I'm a writer, knitter, freelance editor, and independent publisher. This blog is an older one that I no longer update; please visit http://independentstitch.com for all updated information!

Deb Robson and Tussah

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for the sheep!

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« Tempest's Ariel Miranda: A fine and sweet (strong-willed and often mischievous) dog | Main | Comfort and joy: Lots of wool, and Clara Parkes' new book »

December 14, 2009

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LynnH

Oh, I looove that last photo. They look so happy!!!

(You are making me want to spin, even more. I can't until this pattern finishes. Crossing fingers that is today...)

LynnH

Susan J Tweit

Lovely, Deb. Thanks for remembering Ariel in a way that also illuminates the what and why of your work on the Project!

Diana Troldahl

What a lovely thought, to keep the memory of Arial close.

Joanne

This post made me get teary! This sort of project is also how I mourned my dog Lucy--through a spinning project. I spun some cashmere late one night during a thunderstorm (Lucy couldn't stand thunderstorms and would have been up, had she lived) and it became the white Gator Gaiter that you helped tech edit. I wear it now with some frequency, and I think of Lucy. Her fur was a bit hard to spin, but her soul? A little of it is in that cashmere, for me.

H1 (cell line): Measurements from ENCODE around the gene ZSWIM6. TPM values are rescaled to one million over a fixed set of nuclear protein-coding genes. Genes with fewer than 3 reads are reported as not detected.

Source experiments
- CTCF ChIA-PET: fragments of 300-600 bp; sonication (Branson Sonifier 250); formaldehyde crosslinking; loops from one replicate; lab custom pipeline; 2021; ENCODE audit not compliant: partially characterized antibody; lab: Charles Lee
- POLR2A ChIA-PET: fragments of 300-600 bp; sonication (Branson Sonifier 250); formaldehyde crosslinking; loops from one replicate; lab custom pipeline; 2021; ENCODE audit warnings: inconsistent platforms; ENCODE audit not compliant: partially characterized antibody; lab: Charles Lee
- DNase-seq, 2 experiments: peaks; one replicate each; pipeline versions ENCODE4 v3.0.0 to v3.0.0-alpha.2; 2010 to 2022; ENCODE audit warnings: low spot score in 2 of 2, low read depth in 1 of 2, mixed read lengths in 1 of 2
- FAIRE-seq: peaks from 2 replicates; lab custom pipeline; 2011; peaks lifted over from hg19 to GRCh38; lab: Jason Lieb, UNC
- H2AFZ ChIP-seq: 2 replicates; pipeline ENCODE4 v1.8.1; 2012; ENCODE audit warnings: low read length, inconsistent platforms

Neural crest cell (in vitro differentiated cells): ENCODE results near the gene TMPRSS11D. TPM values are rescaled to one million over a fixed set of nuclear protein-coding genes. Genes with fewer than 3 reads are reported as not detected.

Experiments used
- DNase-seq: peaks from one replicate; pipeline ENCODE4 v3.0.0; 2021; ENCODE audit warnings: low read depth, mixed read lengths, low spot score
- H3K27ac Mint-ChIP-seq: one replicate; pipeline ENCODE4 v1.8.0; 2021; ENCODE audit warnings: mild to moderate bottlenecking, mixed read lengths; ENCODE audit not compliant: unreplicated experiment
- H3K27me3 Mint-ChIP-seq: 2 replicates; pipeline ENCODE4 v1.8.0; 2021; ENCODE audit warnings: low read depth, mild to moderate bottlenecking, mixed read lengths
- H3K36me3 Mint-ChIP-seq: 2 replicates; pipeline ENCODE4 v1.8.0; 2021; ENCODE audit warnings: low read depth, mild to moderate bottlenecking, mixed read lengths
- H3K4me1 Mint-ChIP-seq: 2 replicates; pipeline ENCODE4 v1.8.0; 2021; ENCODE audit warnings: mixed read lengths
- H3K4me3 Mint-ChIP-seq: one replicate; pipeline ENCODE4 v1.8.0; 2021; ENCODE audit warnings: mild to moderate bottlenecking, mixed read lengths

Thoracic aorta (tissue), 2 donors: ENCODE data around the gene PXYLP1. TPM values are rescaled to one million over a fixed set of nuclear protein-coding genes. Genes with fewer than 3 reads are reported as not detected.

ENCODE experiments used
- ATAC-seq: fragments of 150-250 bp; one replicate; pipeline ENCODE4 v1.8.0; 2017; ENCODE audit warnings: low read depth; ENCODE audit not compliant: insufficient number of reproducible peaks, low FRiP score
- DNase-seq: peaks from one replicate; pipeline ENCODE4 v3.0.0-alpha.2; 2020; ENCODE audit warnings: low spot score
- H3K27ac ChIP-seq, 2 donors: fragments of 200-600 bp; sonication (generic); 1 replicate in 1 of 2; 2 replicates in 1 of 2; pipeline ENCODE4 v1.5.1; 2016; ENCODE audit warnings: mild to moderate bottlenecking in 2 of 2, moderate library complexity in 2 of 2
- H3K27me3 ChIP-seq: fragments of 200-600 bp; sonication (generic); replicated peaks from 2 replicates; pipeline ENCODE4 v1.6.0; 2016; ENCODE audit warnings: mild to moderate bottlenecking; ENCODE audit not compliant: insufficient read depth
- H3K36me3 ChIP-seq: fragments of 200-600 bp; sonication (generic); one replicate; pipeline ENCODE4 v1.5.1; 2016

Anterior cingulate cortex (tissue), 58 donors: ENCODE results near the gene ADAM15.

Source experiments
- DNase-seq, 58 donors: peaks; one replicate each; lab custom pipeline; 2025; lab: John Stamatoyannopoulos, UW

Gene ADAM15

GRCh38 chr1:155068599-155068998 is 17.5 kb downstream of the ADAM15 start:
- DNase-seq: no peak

Deb Robson


I cant start really working on this Ariel project until Ive got The Project out of the office for a bit, but the big plus is that I can be cruising among the fibers here for the perfect blending match.

Linda Peterson

What a lovely, warm post. These four-leggeds really do weave themselves in, don't they? Many sympathies.
I come to you via Susan Twiet and her blog. I'm sitting in my Michigan livingroom with a box of Marr Haven's Merino-Rambouillet (from downstate), in love with real yarn, and realizing I have so much to learn. This lesson on crimp is just wonderful.
I'm finding comfort just in the scent of this one box. (And my local yarn shop said there were no Michigan producers--yikes!)

Linda


Linda

Deb Robson


Thanks and welcome, Linda. I love Susan Tweit. And her blog (http://bit.ly/6jmDFg ). And her books (heres one:http://bit.ly/5UWJ55 ).


Your local shop thought there were NO Michigan producers???? Egad! Almost everywhere has local producers. Michigan